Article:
photo of me

Lindsay Holmwood is an engineering manager living in the Australian Blue Mountains. He is the creator of Visage, Flapjack & cucumber-nagios, and organises the Sydney DevOps Meetup.

Why do you want to lead people?

Understanding your motivations for a career change into management is vitally important to understanding what kind of manager you want to be.

When I made the transition into management, I didn't have a clear idea of what my motivations were. I had vague feelings of wanting to explore the challenges of managing people. I also wanted to test myself and see if I could do as good a job as role models throughout my career.

But all of this was vague, unquantifiable feelings that took a while to get a handle on. Understanding, questioning, and clarifying my motivations was something I put a lot of thought into in the first year of my career change.

People within your teams will spend much more time than you realise looking at and analysing what you are doing, and they will pick up on what your motivations are, and where your priorities lie.

They will mimic these behaviours and motivations, both positive and negative. You are a signalling mechanism to the team about what's important and what's not.

This is a huge challenge for people making the career change! You're still working all this shit out, and you've got the ever gazing eye of your team examining and dissecting all of your actions.

These are some of the motivations I've picked up on in myself and others when trying to understand what drew me to the management career change.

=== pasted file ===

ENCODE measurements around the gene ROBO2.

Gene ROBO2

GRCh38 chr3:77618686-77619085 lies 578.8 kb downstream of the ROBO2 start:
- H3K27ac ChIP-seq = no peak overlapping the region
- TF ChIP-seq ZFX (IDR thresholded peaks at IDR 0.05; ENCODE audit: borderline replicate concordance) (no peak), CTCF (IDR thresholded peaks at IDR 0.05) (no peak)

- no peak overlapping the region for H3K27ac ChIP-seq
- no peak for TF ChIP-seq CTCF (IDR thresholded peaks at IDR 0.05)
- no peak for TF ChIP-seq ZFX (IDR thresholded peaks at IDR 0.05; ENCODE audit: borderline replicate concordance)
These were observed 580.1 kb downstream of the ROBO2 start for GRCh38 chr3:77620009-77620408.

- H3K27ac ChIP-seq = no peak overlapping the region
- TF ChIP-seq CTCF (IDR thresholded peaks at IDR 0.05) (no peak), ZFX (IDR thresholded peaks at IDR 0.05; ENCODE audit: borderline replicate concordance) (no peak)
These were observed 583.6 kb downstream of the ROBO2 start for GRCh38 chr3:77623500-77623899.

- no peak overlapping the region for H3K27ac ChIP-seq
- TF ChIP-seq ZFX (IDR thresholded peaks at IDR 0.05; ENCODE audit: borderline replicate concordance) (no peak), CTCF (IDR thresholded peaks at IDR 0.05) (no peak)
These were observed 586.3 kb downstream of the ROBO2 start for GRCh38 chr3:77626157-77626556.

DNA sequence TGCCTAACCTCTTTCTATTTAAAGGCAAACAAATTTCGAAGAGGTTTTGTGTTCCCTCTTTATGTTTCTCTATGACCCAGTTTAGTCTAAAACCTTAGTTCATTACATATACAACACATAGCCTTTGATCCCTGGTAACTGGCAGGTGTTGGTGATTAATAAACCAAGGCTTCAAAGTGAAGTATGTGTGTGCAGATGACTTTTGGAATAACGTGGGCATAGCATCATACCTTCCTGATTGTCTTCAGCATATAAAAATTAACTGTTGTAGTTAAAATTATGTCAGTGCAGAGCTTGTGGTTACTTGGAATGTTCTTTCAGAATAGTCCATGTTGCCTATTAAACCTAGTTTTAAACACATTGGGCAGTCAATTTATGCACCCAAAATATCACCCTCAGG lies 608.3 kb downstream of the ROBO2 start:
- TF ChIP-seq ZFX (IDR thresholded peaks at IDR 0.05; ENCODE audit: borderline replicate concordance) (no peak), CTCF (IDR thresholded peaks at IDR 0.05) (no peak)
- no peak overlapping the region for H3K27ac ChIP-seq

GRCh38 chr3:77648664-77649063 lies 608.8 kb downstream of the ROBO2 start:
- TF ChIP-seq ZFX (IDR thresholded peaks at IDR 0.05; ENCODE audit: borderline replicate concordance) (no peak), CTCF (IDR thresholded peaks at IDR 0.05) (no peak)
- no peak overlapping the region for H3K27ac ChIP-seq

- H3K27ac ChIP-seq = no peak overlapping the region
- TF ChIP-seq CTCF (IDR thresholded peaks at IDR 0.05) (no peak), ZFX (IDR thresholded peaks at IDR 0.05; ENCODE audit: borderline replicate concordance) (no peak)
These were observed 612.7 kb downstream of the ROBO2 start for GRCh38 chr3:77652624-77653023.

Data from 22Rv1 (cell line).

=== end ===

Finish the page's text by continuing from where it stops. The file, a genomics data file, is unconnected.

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It's not a promotion - it's a career change

The biggest misconception engineers have when thinking about moving into management is they think it's a promotion.

Management is not a promotion. It is a career change.

If you want to do your leadership job effectively, you will be exercising a vastly different set of skills on a daily basis to what you are exercising as an engineer. Skills you likely haven't developed and are unaware of.

Your job is not to be an engineer. Your job is not to be a manager. Your job is to be a multiplier.

You exist to remove roadblocks and eliminate interruptions for the people you work with.

You exist to listen to people (not just hear them!), to build relationships and trust, to deliver bad news, to resolve conflict in a just way.

You exist to think about the bigger picture, ask provoking and sometimes difficult questions, and relate the big picture back to something meaningful, tangible, and actionable to the team.

You exist to advocate for the team, to promote the group and individual achievements, to gaze into unconstructive criticism and see underlying motivations, and sometimes even give up control and make sacrifices you are uncomfortable or disagree with.